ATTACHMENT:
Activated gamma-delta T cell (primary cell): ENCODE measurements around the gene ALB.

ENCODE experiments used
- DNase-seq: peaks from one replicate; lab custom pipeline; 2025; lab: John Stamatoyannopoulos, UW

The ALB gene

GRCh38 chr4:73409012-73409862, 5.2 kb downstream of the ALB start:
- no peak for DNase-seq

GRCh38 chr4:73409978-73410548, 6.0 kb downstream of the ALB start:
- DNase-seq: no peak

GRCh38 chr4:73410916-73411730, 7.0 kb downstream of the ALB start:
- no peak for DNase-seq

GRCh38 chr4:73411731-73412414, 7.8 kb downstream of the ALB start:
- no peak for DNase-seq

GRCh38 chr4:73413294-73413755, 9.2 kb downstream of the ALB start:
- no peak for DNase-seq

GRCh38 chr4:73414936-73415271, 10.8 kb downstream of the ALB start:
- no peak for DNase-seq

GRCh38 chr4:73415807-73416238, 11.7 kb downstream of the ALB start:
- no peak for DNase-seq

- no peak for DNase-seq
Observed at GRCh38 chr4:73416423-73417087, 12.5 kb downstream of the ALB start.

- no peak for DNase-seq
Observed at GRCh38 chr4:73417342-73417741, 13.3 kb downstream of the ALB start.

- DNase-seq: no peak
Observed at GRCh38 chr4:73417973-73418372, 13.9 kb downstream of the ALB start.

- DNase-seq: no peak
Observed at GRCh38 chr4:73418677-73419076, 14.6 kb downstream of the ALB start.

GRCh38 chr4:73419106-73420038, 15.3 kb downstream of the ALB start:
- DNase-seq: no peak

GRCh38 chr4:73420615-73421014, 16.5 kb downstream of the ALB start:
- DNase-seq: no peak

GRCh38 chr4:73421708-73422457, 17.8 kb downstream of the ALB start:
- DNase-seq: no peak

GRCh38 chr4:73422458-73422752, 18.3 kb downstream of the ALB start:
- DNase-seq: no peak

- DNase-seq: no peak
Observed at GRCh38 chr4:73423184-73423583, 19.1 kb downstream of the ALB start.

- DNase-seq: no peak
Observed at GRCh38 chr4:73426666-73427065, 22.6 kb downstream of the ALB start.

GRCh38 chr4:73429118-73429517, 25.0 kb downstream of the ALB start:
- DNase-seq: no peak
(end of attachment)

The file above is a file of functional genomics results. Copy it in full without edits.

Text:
Activated gamma-delta T cell (primary cell): ENCODE measurements around the gene ALB.

ENCODE experiments used
- DNase-seq: peaks from one replicate; lab custom pipeline; 2025; lab: John Stamatoyannopoulos, UW

The ALB gene

GRCh38 chr4:73409012-73409862, 5.2 kb downstream of the ALB start:
- no peak for DNase-seq

GRCh38 chr4:73409978-73410548, 6.0 kb downstream of the ALB start:
- DNase-seq: no peak

GRCh38 chr4:73410916-73411730, 7.0 kb downstream of the ALB start:
- no peak for DNase-seq

GRCh38 chr4:73411731-73412414, 7.8 kb downstream of the ALB start:
- no peak for DNase-seq

GRCh38 chr4:73413294-73413755, 9.2 kb downstream of the ALB start:
- no peak for DNase-seq

GRCh38 chr4:73414936-73415271, 10.8 kb downstream of the ALB start:
- no peak for DNase-seq

GRCh38 chr4:73415807-73416238, 11.7 kb downstream of the ALB start:
- no peak for DNase-seq

- no peak for DNase-seq
Observed at GRCh38 chr4:73416423-73417087, 12.5 kb downstream of the ALB start.

- no peak for DNase-seq
Observed at GRCh38 chr4:73417342-73417741, 13.3 kb downstream of the ALB start.

- DNase-seq: no peak
Observed at GRCh38 chr4:73417973-73418372, 13.9 kb downstream of the ALB start.

- DNase-seq: no peak
Observed at GRCh38 chr4:73418677-73419076, 14.6 kb downstream of the ALB start.

GRCh38 chr4:73419106-73420038, 15.3 kb downstream of the ALB start:
- DNase-seq: no peak

GRCh38 chr4:73420615-73421014, 16.5 kb downstream of the ALB start:
- DNase-seq: no peak

GRCh38 chr4:73421708-73422457, 17.8 kb downstream of the ALB start:
- DNase-seq: no peak

GRCh38 chr4:73422458-73422752, 18.3 kb downstream of the ALB start:
- DNase-seq: no peak

- DNase-seq: no peak
Observed at GRCh38 chr4:73423184-73423583, 19.1 kb downstream of the ALB start.

- DNase-seq: no peak
Observed at GRCh38 chr4:73426666-73427065, 22.6 kb downstream of the ALB start.

GRCh38 chr4:73429118-73429517, 25.0 kb downstream of the ALB start:
- DNase-seq: no peak